An open letter to Cardinal Vincent Nichols regarding Alfie Evans: “Do not abandon us to the culture of death.”

Dear Cardinal Nichols,

I read your statement on the Alfie Evans case with extreme sadness and disbelief. I felt that you sided with the culture of death that is so prevalent in our society today, rather than standing up for Gospel values of life, hope, love and mercy. In this letter, I want to explore some of the things you said, and also try to get to the root of why you took the hospitals side, rather than that of Alfie and his parents.

You said: “Wisdom enables us to make decisions based on full information, and many people have taken a stand on Alfie’s case in recent weeks who didn’t have such information and didn’t serve the good of this child…” I can only assume from this statement that you had more medical and legal information available to you than the public had?

Did you know about the horrendous neglect Alfie was experiencing at the hospital?

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I have spoken to several parents who have had, and are still having terrible experiences at Alder Hey. Alder Hey has one of the worst reputations of any hospital I have ever come across. As a Liverpool boy yourself, I would have thought you would be well informed on the reputation of this hospital. And even If you weren’t, Bishop McMahon and his Auxiliary Bishop Thomas Williams live only 8 miles from Alder Hey. It would be difficult for them to claim they were unaware of what was going on at their local hospital.

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These pictures of Alfie have been shared over 22k times on social media. Didn’t any of your advisors alert you to them? Did you not know the only reason Alfie was given oxygen and food a whole day after he had been extubated was because his father Tom threatened a complaint, since the death protocol approved by Judge Hayden spoke neither of deprivation of oxygen nor of suspension of nutrition? Did you really not know about any of this? I have spoken to people who were in the courtroom when Alfie was given his death sentence, and they have told me that they have never had such a close and harrowing encounter with the culture of death.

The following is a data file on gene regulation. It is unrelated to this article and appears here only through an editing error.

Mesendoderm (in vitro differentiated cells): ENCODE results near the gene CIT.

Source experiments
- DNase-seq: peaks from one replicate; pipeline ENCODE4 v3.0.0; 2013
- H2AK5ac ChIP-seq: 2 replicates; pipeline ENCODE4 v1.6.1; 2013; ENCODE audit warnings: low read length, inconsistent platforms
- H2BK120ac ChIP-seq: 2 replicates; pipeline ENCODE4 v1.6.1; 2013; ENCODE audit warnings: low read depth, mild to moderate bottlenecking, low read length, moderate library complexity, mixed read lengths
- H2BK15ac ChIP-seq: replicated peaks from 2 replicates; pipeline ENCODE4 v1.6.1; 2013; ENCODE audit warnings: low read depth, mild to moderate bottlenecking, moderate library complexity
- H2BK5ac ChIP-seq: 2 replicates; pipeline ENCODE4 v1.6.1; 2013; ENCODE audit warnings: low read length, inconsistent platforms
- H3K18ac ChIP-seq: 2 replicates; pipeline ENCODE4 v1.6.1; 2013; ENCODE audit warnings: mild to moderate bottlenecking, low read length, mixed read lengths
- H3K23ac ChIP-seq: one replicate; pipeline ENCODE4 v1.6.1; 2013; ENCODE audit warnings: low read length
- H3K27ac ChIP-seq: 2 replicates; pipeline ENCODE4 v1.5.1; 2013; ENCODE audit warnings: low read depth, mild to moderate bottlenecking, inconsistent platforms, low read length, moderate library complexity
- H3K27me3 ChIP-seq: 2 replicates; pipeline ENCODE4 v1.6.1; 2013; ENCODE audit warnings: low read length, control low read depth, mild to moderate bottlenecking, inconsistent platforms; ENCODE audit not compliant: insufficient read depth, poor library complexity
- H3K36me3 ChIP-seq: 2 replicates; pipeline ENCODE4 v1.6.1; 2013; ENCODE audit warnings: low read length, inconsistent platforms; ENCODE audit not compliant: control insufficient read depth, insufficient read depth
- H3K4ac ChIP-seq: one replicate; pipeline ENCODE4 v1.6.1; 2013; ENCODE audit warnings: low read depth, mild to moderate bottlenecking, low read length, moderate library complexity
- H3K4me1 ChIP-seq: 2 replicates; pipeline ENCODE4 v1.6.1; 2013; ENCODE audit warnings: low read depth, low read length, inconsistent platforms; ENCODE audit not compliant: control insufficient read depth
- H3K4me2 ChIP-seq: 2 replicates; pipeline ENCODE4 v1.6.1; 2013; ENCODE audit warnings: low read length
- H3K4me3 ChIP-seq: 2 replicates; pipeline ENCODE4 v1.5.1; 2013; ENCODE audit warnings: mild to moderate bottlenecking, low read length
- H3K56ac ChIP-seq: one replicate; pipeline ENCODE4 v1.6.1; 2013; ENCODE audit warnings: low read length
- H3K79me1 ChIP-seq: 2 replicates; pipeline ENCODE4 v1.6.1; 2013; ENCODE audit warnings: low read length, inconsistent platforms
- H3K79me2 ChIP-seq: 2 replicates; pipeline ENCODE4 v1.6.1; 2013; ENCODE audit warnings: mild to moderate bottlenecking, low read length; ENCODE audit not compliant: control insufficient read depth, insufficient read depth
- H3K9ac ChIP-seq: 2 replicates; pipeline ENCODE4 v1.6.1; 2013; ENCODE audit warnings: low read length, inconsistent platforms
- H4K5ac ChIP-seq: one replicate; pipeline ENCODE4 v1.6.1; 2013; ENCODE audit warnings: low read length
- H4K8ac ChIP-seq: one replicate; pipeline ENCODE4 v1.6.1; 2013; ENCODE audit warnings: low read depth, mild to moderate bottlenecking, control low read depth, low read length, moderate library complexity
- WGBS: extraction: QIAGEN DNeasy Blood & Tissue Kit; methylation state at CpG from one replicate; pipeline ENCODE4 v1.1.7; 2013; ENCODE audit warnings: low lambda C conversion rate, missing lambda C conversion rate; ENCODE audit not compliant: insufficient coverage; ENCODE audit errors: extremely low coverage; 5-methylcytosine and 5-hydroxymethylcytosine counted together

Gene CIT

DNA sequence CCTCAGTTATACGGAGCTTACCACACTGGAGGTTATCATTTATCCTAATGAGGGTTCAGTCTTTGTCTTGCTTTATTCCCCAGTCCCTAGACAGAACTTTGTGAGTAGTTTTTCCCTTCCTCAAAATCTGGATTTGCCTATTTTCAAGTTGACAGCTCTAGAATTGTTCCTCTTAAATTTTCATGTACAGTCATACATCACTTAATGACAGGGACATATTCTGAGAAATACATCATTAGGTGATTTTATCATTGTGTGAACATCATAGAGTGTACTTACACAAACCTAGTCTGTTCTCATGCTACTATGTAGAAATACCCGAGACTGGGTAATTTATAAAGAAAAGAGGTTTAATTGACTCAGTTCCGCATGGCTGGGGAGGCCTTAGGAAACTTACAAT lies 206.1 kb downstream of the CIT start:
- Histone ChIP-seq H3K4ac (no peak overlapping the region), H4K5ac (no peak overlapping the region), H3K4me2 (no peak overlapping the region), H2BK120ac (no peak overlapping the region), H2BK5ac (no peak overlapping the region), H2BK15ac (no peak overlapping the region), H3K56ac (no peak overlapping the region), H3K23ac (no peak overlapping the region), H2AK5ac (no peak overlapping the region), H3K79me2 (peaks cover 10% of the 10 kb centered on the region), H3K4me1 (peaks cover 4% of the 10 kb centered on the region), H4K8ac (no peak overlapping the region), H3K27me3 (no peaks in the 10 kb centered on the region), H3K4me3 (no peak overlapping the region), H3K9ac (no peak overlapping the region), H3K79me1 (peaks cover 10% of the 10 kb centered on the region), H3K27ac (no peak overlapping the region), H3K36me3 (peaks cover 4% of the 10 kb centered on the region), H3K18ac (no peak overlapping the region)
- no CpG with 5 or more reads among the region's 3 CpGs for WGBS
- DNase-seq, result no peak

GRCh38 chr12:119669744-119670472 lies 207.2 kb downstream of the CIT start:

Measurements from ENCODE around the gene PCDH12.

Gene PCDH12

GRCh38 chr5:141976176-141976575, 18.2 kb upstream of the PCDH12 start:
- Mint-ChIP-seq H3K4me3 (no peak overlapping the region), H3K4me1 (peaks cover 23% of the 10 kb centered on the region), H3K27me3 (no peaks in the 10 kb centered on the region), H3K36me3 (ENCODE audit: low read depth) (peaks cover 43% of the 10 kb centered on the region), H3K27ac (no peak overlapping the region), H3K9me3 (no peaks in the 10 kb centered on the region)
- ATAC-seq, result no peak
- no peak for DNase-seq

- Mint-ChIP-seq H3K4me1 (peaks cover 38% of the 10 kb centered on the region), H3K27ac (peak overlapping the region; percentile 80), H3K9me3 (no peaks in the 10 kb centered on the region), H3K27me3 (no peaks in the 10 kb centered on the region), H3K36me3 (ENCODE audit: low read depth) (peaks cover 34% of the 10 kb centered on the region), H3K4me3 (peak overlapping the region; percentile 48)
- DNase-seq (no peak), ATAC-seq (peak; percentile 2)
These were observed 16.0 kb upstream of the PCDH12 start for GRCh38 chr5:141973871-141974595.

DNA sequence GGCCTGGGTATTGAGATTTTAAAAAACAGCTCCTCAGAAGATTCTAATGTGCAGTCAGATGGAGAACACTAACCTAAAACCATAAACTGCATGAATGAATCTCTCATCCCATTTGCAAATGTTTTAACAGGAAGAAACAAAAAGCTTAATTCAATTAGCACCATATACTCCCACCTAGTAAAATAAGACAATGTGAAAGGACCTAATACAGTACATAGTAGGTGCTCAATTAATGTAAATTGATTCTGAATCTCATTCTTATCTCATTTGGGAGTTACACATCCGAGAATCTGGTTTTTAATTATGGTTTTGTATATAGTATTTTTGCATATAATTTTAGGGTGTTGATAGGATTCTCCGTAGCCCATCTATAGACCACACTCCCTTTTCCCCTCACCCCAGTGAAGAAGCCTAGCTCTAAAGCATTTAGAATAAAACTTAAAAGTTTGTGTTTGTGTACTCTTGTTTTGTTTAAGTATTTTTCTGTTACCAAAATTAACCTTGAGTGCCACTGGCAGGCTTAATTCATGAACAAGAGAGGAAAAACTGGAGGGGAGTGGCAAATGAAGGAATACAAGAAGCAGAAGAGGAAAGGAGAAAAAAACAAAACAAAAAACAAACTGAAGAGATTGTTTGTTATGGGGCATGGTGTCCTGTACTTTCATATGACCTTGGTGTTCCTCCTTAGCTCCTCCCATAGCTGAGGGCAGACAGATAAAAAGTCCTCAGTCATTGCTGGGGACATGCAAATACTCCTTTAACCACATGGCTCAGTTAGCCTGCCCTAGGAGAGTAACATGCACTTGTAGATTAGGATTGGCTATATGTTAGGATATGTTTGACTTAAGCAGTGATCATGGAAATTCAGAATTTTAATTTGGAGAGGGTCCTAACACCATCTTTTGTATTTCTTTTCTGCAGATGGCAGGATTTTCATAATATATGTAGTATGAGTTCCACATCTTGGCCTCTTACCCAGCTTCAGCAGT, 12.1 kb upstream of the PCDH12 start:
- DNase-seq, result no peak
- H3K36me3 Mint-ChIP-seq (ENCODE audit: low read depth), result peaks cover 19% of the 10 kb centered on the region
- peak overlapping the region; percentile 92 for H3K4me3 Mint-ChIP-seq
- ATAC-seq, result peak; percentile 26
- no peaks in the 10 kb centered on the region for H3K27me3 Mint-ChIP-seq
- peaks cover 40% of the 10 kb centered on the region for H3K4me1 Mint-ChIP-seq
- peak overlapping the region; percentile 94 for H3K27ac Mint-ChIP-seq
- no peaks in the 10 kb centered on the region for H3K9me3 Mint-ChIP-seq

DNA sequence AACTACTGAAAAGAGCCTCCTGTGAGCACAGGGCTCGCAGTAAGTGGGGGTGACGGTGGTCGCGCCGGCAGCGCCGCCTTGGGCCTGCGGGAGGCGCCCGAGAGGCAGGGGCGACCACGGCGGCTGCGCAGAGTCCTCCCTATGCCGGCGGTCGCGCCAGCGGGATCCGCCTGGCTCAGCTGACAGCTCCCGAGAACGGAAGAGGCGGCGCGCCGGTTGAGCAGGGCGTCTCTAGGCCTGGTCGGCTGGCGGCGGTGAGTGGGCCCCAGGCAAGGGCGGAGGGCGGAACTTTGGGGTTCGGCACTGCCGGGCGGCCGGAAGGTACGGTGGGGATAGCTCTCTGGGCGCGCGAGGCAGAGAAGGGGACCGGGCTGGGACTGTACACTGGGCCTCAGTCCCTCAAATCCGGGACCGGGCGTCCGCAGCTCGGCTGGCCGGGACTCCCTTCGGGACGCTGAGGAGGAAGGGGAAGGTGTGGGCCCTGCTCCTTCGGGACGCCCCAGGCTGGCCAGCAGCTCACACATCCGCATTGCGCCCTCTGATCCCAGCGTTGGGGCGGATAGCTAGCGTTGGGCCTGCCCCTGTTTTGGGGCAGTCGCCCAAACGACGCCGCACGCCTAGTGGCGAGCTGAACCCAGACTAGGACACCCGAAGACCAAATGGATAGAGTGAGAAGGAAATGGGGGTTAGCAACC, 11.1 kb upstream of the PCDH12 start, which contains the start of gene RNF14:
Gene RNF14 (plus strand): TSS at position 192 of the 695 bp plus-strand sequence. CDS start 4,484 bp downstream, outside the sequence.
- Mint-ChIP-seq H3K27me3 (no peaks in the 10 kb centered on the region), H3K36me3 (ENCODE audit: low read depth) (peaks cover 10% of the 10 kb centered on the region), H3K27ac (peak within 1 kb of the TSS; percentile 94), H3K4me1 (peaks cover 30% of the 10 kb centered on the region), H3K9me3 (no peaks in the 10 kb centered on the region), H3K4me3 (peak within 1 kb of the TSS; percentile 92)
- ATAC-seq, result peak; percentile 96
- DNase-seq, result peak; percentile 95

In actual fact I sincerely hope you were not correctly informed of the situation at Alder Hey, because if you were informed, and you still chose to support it, that would be a far greater and more disturbing problem.

What about the scandal at Alder Hey in 1999, when organs were removed from babies who died at the hospital. Hospital staff also kept and stored 400 foetuses collected from hospitals around the north west of England. Did you not know about this?

And then there was the scandal of 2003 when Alder hey removed 5 year old Amy Enright’s thymus gland during an operation when they treated her for a defective heart. Her parents found out that her thymus gland had been “commercially bartered or sold” by the hospital in exchange for hospital equipment with a pharmaceutical company. Alder Hey removed and sold a body part from a living patient. Did you not know about this either?

This was all headline news over several decades, which leads me to believe that you must have been aware of Alder Hey’s reputation.

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Were you aware of how badly the family were being treated by the hospital? They would not even give Alfie’s mum a couch to sleep on during the last few days of Alfie’s life. His parents had to sleep on the hospital floor next to their dying child.

Did the hospital chaplain not report this information back to you or to Archbishop McMahon? Archbishop McMahon said “I am grateful for the medical and chaplaincy care which Alfie is receiving… I know that they are doing everything that his humanly possible.” He then stressed that the hospital’s chaplaincy team have offered pastoral support to Alfie’s family and staff at the hospital since the child was admitted in December 2016, so I would have imagined they would have got to know the family very well indeed, right? Yet the diocese did not even realise Tom and Alfie Evans were both Catholic – a fact which was emphasised in the February judgment and had therefore been well known for two months. How did the hospital chaplain manage to miss this basic fact if the family had been there since December 2016?

It seems to me that that family were not being supported by the chaplain or by the diocese. That is why the Italian priest came to minister to them and to Alfie in their time of great need. And why was this priest then suddenly called back to his parish after a firm phone call to those in charge of him? I guess once he was out of the way, the Liverpool chaplain could then offer the family much more politically correct diocesan approved support and finally be seen to be doing their job.

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Auxiliary Bishop of Liverpool Diocese Thomas Williams.  Chairman of the Healthcare Reference Group of the Bishops’ Conference of England and Wales.